New University of Michigan football coach Rich Rodriguez left his old job at the University of West Virginia under not such great terms. Now it is getting ugly.
The Charleston (W.Va.) Gazette reported that, according to an unspecified source, the coach “destroyed all or most of the paperwork files relating to every player on the current [University of West Virginia] Mountaineer roster and virtually all of the activities conducted by the programs over the past seven years."
The Detroit Free Press reported today:
Any shredding and missing files, eventually, could be a legal issue. JJ Prescott, an assistant professor at the U-M Law School specializing in employment law, said "the key question is likely to be who owned the files -- Rodriguez or the university?"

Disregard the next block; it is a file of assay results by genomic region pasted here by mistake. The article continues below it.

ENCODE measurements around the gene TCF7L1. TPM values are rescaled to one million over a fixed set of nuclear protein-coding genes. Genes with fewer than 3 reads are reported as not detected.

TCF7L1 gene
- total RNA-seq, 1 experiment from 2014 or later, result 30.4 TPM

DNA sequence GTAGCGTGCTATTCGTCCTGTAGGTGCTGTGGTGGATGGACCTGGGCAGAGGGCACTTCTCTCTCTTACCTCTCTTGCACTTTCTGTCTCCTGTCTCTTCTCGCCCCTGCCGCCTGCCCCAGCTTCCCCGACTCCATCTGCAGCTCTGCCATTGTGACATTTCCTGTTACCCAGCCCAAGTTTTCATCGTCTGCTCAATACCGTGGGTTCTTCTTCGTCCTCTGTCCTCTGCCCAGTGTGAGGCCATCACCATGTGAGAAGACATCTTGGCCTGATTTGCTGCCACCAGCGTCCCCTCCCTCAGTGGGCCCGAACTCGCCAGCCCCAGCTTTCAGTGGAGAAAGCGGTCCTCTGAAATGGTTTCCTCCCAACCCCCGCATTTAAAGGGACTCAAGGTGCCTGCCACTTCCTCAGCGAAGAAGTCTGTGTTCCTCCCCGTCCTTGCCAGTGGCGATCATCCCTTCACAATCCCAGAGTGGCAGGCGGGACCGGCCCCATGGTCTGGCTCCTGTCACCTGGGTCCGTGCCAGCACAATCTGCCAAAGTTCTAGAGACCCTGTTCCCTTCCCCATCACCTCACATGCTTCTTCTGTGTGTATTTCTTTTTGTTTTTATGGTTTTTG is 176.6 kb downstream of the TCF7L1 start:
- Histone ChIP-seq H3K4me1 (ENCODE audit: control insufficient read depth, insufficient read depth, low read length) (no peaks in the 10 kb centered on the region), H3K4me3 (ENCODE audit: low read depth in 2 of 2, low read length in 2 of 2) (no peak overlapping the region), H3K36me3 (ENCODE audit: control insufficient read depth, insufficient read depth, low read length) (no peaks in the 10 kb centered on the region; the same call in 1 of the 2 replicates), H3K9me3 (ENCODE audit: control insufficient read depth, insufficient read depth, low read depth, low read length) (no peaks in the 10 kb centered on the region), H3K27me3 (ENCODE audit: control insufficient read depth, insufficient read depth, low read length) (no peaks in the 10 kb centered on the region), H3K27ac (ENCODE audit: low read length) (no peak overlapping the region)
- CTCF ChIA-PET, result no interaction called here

"Rodriguez is free to destroy his own property," Prescott wrote in a [sic] e-mail. "But, if the university owned the files, then Rodriguez might face criminal liability for destruction of property, possibly even if he mistakenly believed the files were his to (destroy)."
This struck me as odd. My first thought is that I can imagine there could be civil liability for such a mistake (if, in fact, it was mistake), but criminal liability seems like a tough one (again, if it were actually a mistake).
If I recall correctly from my first-year criminal law professor (and if I am wrong, it is my fault, not his) and the Model Penal Code, most criminal acts require scienter (or knowledge) that one is committing a criminal act. But, as a trusted colleague noted, some state laws, especially with regard to state records and education, can be quite broad. I hope to check out West Virginia law to see what is there, but in the meantime, any thoughts?